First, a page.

Let us focus on the dynamics of a specific compartment j and investigate the time dependence of the number of cells in that compartment, Nj. In keeping with the model of hematopoiesis referred to before (Dingli et al., 2007), we consider two elementary processes: differentiation, * → ••, which occurs with probability ε and self renewal, ***, that occurs with probability 1 − ε. The symbol * denotes a cell that stays in compartment j while the symbol • describes a cell that moves to compartment j + 1 (Figure 1). Therefore the behaviour of each cell during any division is stochastic in nature (Gordon et al., 1994, Abkowitz et al., 1996) although the net effect is that cells tend to differentiate rather than self-renew (1 > ε > 0.5), compatible with the view of hematopoiesis as a linear process with net cell flow from HSC to the circulating compartment (Donohue et al., 1958, Cronkite et al., 1964, Finch et al., 1977). Within compartment j, the rate of cell differentiation and transfer into compartment j + 1 is μj = rj (2ε−1) (Dingli et al., 2007). This loss of cells is compensated by the injection of cells from the upstream compartment, taking place at a rate λj−1 = rj−12ε (Figure 1). Consequently, we may readily write down the equation for the time dependence of the number of cells in compartment j:

dNjdt=μjNj+λj1Nj1
(1)

The stationary solution for Eq. (1) is given by

Nj=12εCjN0whereC=2εR(2ε1)>0andR=rj+1rj
(2)

Equations (1) and (2) hold for all compartments with 1 ≤ jK = 31. In the multi-compartment model, N0 ~ 400 cells and represents the active hematopoietic stem cell pool that remains constant during adult life (Buescher et al., 1985, Dingli et al., 2006, Dingli et al., 2007). We have previously shown that the values of ε and R are robust with respect to changes in the number of active stem cells (N0) across 4 orders of magnitude and can be considered as characteristics of normal hematopoiesis (Dingli et al., 2007).

The ELA2 gene is expressed during some stages of myeloid differentiation; therefore it has no effect on cell compartments where it is not expressed. However, once it is expressed, the mutated gene alters the sensitivity of the progenitors to G-CSF (Hammond et al., 1992). Indeed, the cells need higher amounts of the cytokine to respond. One of the major effects of G-CSF is to enhance self-renewal of hematopoietic progenitors (Williams et al., 1990). We hypothesize that expression of the mutant ELA2 reduces the self-renewal of cells in some compartment (due to a reduced sensitivity to G-CSF), with the result that the total number of cells will decrease due to efflux to the next compartment. Hence the given compartment will be depleted of cells with the effect slowly transmitted to downstream compartments; hence the neutrophil count will drop.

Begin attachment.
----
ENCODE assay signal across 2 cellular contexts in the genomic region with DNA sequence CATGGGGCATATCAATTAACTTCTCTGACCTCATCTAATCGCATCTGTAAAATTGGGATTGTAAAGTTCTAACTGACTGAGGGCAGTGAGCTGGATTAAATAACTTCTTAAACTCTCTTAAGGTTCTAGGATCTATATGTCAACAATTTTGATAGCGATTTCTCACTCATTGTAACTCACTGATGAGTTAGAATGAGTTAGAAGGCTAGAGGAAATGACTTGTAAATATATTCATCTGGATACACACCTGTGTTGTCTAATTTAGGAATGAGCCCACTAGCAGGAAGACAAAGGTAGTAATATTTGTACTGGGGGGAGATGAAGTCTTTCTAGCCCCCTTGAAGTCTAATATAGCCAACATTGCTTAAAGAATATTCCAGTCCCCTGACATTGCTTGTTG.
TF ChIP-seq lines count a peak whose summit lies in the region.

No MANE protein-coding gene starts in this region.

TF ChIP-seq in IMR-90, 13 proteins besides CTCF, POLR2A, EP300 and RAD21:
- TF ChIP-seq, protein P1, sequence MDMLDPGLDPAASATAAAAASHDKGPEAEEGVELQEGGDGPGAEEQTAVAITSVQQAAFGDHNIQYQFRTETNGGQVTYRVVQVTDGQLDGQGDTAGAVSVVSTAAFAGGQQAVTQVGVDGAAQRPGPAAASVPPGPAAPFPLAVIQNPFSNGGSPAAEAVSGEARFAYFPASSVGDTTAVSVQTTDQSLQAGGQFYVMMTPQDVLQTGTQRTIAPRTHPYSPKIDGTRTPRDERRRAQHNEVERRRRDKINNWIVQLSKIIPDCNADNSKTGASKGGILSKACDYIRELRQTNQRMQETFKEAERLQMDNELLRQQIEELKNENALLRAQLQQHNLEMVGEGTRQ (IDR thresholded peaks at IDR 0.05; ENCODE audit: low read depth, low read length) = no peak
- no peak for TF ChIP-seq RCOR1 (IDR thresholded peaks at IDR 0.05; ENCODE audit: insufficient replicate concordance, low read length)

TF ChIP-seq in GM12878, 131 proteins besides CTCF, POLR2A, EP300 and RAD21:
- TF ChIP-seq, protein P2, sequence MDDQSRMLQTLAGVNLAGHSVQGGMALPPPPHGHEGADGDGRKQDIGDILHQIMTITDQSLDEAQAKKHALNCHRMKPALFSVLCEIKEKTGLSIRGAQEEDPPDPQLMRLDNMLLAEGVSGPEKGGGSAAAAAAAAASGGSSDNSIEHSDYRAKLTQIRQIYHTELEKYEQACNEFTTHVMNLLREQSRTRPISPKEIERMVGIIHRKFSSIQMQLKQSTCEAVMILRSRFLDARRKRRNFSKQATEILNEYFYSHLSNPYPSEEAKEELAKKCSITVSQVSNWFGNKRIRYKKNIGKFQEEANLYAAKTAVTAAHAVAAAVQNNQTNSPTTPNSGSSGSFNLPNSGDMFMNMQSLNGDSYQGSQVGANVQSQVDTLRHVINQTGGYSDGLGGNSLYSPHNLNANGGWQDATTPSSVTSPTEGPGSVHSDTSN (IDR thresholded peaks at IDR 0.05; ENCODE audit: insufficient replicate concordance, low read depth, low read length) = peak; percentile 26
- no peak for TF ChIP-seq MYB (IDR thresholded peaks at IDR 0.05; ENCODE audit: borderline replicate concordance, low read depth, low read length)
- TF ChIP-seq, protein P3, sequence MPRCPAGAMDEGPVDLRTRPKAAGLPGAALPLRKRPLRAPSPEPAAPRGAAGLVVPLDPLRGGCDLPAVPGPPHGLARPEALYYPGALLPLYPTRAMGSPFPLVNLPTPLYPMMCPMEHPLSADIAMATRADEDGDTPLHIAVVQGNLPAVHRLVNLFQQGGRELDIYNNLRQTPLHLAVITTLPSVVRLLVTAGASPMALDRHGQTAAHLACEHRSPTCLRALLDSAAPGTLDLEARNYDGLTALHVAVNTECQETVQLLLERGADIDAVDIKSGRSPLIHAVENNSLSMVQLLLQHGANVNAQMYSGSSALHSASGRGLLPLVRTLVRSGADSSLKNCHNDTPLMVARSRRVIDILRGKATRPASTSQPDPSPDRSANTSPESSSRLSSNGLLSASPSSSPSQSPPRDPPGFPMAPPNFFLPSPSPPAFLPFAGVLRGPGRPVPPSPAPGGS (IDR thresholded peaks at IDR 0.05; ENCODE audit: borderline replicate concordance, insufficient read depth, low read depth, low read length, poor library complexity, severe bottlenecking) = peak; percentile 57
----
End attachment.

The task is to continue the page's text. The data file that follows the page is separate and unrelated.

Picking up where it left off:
In order to model cyclic neutropenia, we investigate how small deviations in the number of cells in a given compartment (Nj) alter the flux of cells into and out of that compartment, restricting the analysis to two adjacent compartments. We introduce a linear feedback function such that depletion of cells from compartment j leads to additional influx of cells from compartment j-1. In this way, we obtain a relationship between the compartment j, the probability of self-renewal (ε) and the replication rate of the cells (r) that is defined by

Ωj=4r12R2j4(2ε1)(2εR+1)>0.
(3)

A detailed explanation of the model is provided in the Appendix. Under defined circumstances, it can be shown that oscillations in the number of cells within a given compartment will occur and persist without damping at a frequency given by

ν=Ωj4π
(4)

In other words, Eq. (4) captures the relationship between the frequency of the oscillations and the compartment, j where they start due to a mutation or other insult.

RESULTS

Where does the defect first appear?

In the multi-compartment model of hematopoiesis, stem cells replicate at a rate r1 =1/365 day-1 (Rufer et al., 1999, Shepherd et al., 2004) and it was assumed that R and ε are the same for all compartments (Dingli et al., 2007). The free parameters of the model are fixed using data from the expansion during polymorphonuclear leukocyte production, the number of active stem cells and the daily output of the blood system, and the cell division rates of stem cells and granulocyte precursors. This leads to R = 1.26 (cf. Eq. 2) and ε = 0.85 (Donohue et al., 1958, Cronkite et al., 1964, Finch et al., 1977). Given that the period of the cycles in most patients with CN is between 19 and 21 days, using Eqs. 3 and 4, we can estimate the earliest compartment j where the defect has to be active to give the required frequency of oscillations. Our model suggests that j ≈ 21(for both values of the period) which localizes the defect downstream of the CFU-G compartment (cf. Figure 2) (Dingli et al., 2007). For the rare patient with longer cycles (<52 days)(Haurie et al., 1999), the model predicts that j >17 which again places the defect downstream of the CFU-G compartment. In other words, for a period of 19 to 21 days, compartment 20 will be the earliest compartment with a normal ε (ε = 0.85) and we predict that εjCN>0.85 in cells of the granulocyte lineage.

Progenitor cell self-renewal and cycling